Now that fugitive Wikileaks founder Julian Assange is in custody, investigators finally get a chance to ask him where the group’s money went.
Rumor always had it that donations in conventional currency were routed through German banks before vanishing into the crypto underworld.
If anyone knows the details, it’s the man facing extradition to Virginia for helping people hack military computers a decade ago.
He might be willing to talk. He might even weaponize a few details that reflect badly on the institutions that handled the accounts.
After all, he has very little to lose at this point for dumping the dirt at a moment when his onetime partners need all the PR they can get.
All roads lead through Frankfurt
Wikileaks funding channels have resisted official scrutiny since the organization enraged the Pentagon back in 2010 over the Iran War data leak.
Although friction never reached the point of a formal banking ban, several global transaction networks like PayPal and Visa shut Assange’s group out of their platforms.
As a result, conventional funding and donation channels closed. And with crypto networks in their relative infancy, someone had to exchange physical currency on the way into Bitcoin and other untraceable ledgers.
Since a German nonprofit collected the donations, most of the limited attention given this topic focused on the German banks.
It hasn’t been a great decade for the two biggest of those institutions, Deutsche Bank and Commerzbank. Both have coincidentally settled charges that they turned a blind eye to laundered money.
Of course the highest-profile funds moving through their accounts came from Russia, but Assange may well have connections in that part of the world too.
Embarrassing the Pentagon a decade ago definitely made him popular in the Kremlin. And whatever his role was with Hillary’s emails, a lot of people see links back to Moscow there as well.
If anyone knows all the arrangements, it’s Assange. Now that he’s facing at least a five-year jail term if and when the British send him to the United States, he has a mild motive to cut a deal.
Deal maker, deal breaker
Such a confession would come at an extremely inconvenient time if it fingers either of the big German money laundries.
Neither has the capital to remain a viable global entity on its own. A foreign competitor like JPMorgan could literally buy both with cash on hand.
Only two things keep that kind of hostile cross-border bid in check. First, German pride in what was once one of the most prestigious banking systems in history is a stubborn thing.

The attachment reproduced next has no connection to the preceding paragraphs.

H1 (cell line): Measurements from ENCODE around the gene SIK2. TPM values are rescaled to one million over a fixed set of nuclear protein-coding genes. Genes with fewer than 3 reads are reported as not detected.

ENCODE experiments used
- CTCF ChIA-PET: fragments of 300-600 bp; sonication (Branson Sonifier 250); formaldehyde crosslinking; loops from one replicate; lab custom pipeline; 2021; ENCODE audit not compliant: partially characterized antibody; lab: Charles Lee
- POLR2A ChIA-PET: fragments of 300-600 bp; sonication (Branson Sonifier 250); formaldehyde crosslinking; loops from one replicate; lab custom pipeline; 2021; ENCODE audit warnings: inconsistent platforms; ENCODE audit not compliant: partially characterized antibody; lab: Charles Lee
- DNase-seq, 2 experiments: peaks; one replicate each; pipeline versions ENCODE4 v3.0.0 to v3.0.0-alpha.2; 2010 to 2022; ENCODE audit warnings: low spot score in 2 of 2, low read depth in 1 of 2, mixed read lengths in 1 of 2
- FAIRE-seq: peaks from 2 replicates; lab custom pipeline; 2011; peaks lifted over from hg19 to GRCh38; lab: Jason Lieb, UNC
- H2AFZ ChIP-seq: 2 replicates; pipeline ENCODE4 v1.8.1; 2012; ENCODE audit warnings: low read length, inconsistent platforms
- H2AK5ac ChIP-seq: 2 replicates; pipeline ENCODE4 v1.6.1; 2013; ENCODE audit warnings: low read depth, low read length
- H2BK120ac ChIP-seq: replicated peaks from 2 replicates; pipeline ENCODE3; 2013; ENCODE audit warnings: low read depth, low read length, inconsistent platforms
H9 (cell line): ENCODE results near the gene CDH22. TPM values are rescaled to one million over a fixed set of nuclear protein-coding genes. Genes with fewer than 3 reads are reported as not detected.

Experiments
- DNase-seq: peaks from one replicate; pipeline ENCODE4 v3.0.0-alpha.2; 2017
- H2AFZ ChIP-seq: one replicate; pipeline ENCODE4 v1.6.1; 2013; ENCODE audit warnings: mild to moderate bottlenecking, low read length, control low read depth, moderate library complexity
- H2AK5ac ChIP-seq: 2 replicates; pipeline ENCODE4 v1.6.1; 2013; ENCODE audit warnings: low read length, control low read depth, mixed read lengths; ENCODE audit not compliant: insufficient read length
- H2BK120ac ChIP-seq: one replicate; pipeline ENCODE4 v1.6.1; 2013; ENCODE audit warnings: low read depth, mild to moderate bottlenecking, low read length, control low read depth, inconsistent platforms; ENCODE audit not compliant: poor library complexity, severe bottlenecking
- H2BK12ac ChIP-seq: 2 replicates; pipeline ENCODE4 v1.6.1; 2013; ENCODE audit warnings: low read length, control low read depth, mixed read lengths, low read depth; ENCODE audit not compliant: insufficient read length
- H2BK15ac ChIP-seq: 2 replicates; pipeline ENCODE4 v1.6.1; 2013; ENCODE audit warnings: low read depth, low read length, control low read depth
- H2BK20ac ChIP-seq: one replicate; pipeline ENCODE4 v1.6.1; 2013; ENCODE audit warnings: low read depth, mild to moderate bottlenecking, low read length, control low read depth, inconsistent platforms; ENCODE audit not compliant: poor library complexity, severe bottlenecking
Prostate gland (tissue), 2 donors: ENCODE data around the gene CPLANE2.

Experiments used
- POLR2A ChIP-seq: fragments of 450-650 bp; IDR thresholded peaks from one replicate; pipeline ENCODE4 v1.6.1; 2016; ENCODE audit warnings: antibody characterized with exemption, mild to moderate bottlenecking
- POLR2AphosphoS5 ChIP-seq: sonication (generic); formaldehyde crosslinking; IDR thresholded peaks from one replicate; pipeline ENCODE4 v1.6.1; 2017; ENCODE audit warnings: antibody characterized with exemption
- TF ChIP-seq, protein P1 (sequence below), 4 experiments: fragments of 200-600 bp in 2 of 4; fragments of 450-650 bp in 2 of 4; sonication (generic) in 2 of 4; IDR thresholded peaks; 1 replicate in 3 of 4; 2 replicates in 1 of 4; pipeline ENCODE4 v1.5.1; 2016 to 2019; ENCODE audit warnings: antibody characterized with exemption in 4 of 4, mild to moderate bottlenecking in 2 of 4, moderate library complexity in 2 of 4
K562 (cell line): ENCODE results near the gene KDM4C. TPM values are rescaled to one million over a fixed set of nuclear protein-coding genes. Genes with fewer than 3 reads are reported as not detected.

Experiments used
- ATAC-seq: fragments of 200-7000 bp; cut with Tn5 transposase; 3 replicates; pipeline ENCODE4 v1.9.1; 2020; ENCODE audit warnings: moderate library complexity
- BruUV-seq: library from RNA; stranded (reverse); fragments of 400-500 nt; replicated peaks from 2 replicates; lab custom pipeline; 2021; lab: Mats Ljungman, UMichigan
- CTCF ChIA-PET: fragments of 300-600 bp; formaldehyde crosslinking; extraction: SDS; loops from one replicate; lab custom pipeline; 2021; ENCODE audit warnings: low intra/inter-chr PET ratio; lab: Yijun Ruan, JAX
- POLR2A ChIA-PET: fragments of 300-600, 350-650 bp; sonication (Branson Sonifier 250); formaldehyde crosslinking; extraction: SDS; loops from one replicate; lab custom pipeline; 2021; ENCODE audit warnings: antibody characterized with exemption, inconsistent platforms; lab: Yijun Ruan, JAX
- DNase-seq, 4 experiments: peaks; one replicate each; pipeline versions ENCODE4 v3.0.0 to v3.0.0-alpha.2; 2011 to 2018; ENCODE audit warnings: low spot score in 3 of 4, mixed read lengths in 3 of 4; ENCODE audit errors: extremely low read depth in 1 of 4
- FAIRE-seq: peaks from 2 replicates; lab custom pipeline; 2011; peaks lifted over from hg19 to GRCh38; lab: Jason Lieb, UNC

Second, confidence in both institutions’ balance sheets is low. A foreign buyer just doesn’t know how heavily the assets on the books need to be discounted or how deep any regulatory taint goes.
In theory Commerzbank alone is carrying $18 billion in net assets that the market now considers worthless. The real number could be a lot higher if sketchy compliance wasn’t limited to the Know Your Customer desk.
We only need to look closer to home at Wells Fargo for evidence that the numbers shareholders see don’t always reflect reality.
Deutsche Bank’s books have become a black hole, sucking in around $35 billion in additional capital simply to keep the operation afloat. The management theory here is old and obvious: if they can’t thrive on their own, maybe they’ll do better welded together.
If nothing else, they’ll have efficiencies of scale to work with. Unfortunately, it takes money to lay off redundant workers and combine two sets of operations into one entity. It’s especially expensive in Europe.
Merger negotiations currently have the German government’s blessing because it keeps both banks in the country and relieves stress on Commerzbank in particular, which is still 15% government-owned after the 2008 crash.
But it only takes a little stink around one side of the marriage or the other to make shareholders start demanding another option.
Julian Assange can kill this deal if he wants to. It all depends on how much he wants to embarrass the German government and interfere with its efforts to protect two symbols of national pride.
I’m thinking he would normally be reluctant to share his banking partners with the regulators, but this is a special case.
It’s not so much softening the legal trouble he’s already in. Unless there are other shoes to drop, cooperating on all fronts might buy him back a few years of freedom at best.
That’s not really worth the seven years he’s already spent trapped in the Ecuadorian embassy cut off from most of the things that make modern life bearable.
His future either way is nebulous. There’s talk he might join other whistleblower types in Moscow, go back to Sweden or simply stay in London.
But to the extent that he’s motivated by resentment and an urge to upset other people’s best laid plans, he might simply reveal his banking secrets without a formal quid pro quo.
Assange has no loyalty to his banks. They’re part of the system he likes to disrupt.
And if it weakens one of the strongest financial situations in Europe, he might even find one more act of disclosure fun.
We didn’t see any unflattering documents from German banks dumped on Wikileaks over the weekend.
Maybe he’s waiting to see just how much trouble he’s in. It’s unlikely that he doesn’t have any secrets left to reveal.